# Capacitors in series with dielectrics

1. Jul 26, 2014

### Zondrina

1. The problem statement, all variables and given/known data

A $240 nF$ capacitor and a $4.0 \mu F$ capacitor are connected in series with a $240 V$ potential difference.

The $4.0 \mu F$ capacitor has a parallel plate configuration, with a surface area of $110 cm^2$ and a dielectric material between the plates. The dielectric constant is $\kappa = 8$.

1. Calculate the charge stored in the $4.0 \mu F$ capacitor.

2. Calculate the potential across the $4.0 \mu F$ capacitor and the potential across the $240 nF$ capacitor.

3. Find the spacing between the plates of the $4.0 \mu F$ capacitor.

4. Find the magnitude of the electric field in the $4.0 \mu F$ capacitor.

5. Calculate the energy density in the $4.0 \mu F$ capacitor.

2. Relevant equations

$C_1 = 4.0 \mu F = 4.0 \times 10^{-6} F$
$C_2 = 240 nF = 240 \times 10^{-9} F$

$V = 240 V$
$\kappa = 8$

$q = CV$
$C = \epsilon_0 L$, where $L$ has the dimension of length.

Screenshot of how I figure the circuit looks: http://gyazo.com/6c138b176e22538339aa4ab44b899b50

For series capacitors: $C_{eq} = (\sum_{i=1}^{n} \frac{1}{C_i})^{-1}$

3. The attempt at a solution

1. I'm slightly confused about how to factor in the dielectric material.

A potential is maintained across the circuit and a dielectric is filling the space between the plates of $C_1$. So the effect of the dielectric is to increase the charge $q_1$ on $C_1$, by increasing $C_1$ by factor of $\kappa$?

Using this logic, I could find an equivalent capacitance $C_{12}$ given by:

$C_{12} = ( \frac{1}{\kappa C_1} + \frac{1}{C_2} )^{-1}$

Then using $q_{12} = C_{12} V_{12}$, I could find the charge across $C_{12}$.

Then using the fact that capacitors in series all have the same charge, we could write $q_{12} = q_1 = q_2$.

Does this seem reasonable?

2. Jul 26, 2014

### vela

Staff Emeritus
No, you're given $C_1$. That's the capacitance with the dielectric already factored in.

You need the dielectric constant to answer 3-5, which have to do with the internals of the capacitor.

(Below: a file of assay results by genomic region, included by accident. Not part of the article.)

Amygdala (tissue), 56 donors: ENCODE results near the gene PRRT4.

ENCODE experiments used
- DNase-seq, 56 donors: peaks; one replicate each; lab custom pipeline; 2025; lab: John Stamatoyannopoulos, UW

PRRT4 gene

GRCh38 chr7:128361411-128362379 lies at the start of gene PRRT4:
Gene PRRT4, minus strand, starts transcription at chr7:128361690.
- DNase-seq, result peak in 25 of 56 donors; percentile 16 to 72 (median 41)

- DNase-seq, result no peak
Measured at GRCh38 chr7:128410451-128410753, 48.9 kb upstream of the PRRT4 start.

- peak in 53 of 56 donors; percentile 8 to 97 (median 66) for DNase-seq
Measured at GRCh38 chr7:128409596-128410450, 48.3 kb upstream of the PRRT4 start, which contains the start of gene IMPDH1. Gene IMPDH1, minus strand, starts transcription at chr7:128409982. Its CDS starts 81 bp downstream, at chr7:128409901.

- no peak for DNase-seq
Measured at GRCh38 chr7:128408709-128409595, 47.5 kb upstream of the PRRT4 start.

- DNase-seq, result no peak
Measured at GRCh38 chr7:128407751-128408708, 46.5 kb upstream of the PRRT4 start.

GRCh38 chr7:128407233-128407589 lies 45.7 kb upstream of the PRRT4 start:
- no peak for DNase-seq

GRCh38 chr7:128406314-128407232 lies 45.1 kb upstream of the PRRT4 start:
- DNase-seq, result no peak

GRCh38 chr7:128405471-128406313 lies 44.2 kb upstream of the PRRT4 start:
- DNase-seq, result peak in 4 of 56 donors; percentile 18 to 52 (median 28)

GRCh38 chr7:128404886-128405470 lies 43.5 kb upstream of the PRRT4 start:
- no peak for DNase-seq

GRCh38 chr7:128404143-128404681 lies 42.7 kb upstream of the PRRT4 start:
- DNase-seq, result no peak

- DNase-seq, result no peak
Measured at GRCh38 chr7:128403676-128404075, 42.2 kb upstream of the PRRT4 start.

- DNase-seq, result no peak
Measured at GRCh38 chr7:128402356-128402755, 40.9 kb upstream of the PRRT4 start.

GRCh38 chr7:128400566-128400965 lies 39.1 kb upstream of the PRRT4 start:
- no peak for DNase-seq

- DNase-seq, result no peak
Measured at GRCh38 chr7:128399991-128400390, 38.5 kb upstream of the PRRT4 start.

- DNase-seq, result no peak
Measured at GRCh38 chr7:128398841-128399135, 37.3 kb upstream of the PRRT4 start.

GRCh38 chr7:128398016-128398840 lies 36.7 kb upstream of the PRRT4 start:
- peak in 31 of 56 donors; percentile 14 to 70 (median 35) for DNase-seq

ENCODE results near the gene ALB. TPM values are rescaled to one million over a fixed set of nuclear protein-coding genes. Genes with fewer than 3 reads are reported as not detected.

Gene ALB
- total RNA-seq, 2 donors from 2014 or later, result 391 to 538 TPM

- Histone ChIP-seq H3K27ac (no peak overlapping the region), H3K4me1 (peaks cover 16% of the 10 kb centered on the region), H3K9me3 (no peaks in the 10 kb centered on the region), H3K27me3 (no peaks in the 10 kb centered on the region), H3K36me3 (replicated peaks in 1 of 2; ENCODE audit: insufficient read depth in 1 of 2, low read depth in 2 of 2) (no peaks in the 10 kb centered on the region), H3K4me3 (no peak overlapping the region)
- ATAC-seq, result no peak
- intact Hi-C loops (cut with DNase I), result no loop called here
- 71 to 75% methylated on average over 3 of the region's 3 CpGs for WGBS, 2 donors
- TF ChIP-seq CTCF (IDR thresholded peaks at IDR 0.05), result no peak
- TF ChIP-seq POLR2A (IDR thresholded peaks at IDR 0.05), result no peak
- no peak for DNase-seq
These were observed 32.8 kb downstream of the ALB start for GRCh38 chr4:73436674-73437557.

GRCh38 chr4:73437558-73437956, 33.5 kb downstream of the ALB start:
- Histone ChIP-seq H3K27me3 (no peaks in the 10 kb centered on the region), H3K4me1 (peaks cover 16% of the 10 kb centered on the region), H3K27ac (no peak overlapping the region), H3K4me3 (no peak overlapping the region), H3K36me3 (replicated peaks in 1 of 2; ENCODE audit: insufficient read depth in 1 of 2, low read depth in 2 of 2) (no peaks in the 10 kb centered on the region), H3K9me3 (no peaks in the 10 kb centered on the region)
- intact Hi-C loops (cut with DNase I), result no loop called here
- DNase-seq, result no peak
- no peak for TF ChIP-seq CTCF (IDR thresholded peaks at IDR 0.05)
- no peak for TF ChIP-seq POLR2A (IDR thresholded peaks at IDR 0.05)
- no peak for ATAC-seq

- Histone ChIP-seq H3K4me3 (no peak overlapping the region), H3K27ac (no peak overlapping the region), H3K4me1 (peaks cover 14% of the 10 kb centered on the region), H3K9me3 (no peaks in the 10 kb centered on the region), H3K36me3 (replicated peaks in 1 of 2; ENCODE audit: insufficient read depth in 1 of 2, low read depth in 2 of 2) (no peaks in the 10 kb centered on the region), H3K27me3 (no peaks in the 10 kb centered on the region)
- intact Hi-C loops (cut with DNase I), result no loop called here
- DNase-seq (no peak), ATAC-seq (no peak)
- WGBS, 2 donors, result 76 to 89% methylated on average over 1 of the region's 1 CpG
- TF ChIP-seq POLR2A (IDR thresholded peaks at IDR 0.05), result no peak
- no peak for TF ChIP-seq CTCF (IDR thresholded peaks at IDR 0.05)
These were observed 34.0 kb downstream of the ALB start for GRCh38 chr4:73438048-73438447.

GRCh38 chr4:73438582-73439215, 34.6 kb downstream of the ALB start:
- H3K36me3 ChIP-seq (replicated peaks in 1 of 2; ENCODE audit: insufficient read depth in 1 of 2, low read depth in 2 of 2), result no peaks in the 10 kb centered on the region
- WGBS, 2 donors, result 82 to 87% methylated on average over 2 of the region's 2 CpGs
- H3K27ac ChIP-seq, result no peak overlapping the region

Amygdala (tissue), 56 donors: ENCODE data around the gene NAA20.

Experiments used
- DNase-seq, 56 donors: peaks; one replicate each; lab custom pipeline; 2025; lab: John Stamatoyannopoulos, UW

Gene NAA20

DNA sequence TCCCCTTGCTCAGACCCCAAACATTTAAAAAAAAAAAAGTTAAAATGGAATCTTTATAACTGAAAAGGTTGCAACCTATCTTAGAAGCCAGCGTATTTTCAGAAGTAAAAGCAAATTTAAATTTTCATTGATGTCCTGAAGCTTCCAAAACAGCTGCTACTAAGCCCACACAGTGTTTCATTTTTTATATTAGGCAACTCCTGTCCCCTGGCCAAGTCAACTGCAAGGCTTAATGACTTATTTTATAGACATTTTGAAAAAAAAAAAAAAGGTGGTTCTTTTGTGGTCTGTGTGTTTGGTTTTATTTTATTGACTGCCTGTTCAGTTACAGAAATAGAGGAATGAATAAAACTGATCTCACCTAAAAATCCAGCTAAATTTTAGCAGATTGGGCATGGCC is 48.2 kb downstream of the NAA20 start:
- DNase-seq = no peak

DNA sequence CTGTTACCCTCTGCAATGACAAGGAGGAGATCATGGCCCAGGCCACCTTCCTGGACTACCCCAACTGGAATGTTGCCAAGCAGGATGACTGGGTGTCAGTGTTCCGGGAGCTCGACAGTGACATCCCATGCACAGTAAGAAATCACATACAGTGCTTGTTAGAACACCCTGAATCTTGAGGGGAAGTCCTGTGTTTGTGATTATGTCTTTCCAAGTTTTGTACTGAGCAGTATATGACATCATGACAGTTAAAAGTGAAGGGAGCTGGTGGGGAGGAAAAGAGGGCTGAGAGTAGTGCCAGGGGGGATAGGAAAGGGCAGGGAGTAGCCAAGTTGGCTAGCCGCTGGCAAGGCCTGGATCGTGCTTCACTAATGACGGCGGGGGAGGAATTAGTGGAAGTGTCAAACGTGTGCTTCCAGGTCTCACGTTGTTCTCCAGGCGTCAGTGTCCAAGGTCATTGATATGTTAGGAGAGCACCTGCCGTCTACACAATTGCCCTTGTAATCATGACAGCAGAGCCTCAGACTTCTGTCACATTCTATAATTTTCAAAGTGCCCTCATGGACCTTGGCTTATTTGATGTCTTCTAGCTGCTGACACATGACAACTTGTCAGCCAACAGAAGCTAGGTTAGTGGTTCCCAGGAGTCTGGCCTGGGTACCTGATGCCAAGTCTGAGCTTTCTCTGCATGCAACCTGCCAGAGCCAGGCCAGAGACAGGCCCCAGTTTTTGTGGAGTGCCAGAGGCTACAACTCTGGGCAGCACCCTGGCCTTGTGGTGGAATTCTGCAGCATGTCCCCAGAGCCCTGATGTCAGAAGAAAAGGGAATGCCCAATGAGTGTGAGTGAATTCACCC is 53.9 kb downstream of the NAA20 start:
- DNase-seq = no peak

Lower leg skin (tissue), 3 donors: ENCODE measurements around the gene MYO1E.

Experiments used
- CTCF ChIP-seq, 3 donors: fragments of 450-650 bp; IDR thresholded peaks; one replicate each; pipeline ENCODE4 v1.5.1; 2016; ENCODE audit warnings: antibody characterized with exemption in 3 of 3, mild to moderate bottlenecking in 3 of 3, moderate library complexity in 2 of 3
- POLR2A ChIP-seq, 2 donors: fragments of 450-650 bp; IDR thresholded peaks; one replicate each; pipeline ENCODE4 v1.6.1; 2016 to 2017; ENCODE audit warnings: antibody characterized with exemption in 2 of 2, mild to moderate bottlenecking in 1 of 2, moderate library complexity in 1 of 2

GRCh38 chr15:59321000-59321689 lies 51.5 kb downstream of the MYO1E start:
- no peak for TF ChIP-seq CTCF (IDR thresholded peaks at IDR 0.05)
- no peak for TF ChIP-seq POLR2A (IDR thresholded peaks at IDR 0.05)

Last edited: Jul 26, 2014
3. Jul 26, 2014

### Zondrina

Ah I was a bit confused about that. Thank you for you input.

1. An equivalent capacitor is given by:

$C_{12} = ( \frac{1}{C_1} + \frac{1}{C_2} )^{-1} = ( \frac{1}{4.0 \times 10^{-6} F} + \frac{1}{240 \times 10^{-9} F} )^{-1} = 2.2642 \times 10^{-7} = 2.3 \times 10^{-7} F$

The charge on this capacitor is given by:

$q_{12} = C_{12} V_{12} = (2.2642 \times 10^{-7} F) (240 V) = 0.000054 = 5.4 \times 10^{-5} C$

Since the capacitors are in series $q_1 = q_2 = q_{12}$.

Last edited: Jul 26, 2014
4. Jul 26, 2014

### Zondrina

Continuing the work here:

2. To obtain the potential across $C_1$, simply use:

$q_1 = C_1 V_1 \Rightarrow V_1 = \frac{q_1}{C_1} = \frac{5.4 \times 10^{-5} C}{4.0 \times 10^{-6} F} = 13.5 V = 13 V$

To obtain the potential across $C_2$:

$q_2 = C_2 V_2 \Rightarrow V_2 = \frac{q_2}{C_2} = \frac{5.4 \times 10^{-5} C}{240 \times 10^{-9} F} = 225 V = 230 V$

My results seem to be slightly off, not sure why. They should add up to $240 V$.

3. To find the spacing between the plates of $C_1$, simply use the general equation for a capacitor with a dielectric:

$C_1 = \kappa \epsilon_0 L = \kappa \epsilon_0 \frac{A_1}{d_1}$

Hence: $d_1 = \kappa \epsilon_0 \frac{A_1}{C_1} = (8)(8.85 \times 10^{-12} \frac{F}{m}) \frac{0.011 m^2}{4.0 \times 10^{-6} F} = 1.947 \times 10^{-7} m = 1.9 \times 10^{-7} m$

4. Using Gauss' law with a dielectric and noting the electric field is constant between the plates:

$q_1 = \epsilon_0 \oint \kappa \vec{E} \cdot d \vec{A} = \kappa \epsilon_0 \oint \vec{E} \cdot d \vec{A} = \kappa \epsilon_0 E \oint dA$ (Since $\vec{E} \cdot d \vec{A} = E cos(0°) dA$).

The closed surface integral now gives the surface area of the plates, so we write:

$q_1 = \kappa \epsilon_0 E A \Rightarrow E = \frac{q_1}{\kappa \epsilon_0 A} = \frac{5.4 \times 10^{-5} C}{(8) (8.85 \times 10^{-12} \frac{F}{m}) (0.011 m^2)} = 6.934 \times 10^{7} \frac{V}{m} = 6.9 \times 10^{7} \frac{V}{m}$

5. To find the energy density of $C_1$, simply use:

$u = \frac{1}{2} \epsilon_0 E^2 = \frac{1}{2} (8.85 \times 10^{-12} \frac{F}{m}) (6.934 \times 10^{7} \frac{V}{m})^2 = 21275.557 \frac{J}{m^3} = 21000 \frac{J}{m^3}$

Do these look good?

Last edited: Jul 26, 2014
5. Jul 27, 2014

### vela

Staff Emeritus
It's just rounding. To the two sig figs you kept, the sum is consistent with 240 V.

You could also use $V=Ed$ since the electric field is uniform. It's a bit simpler, though your calculation is fine too.

You need to account for the dielectric medium here.

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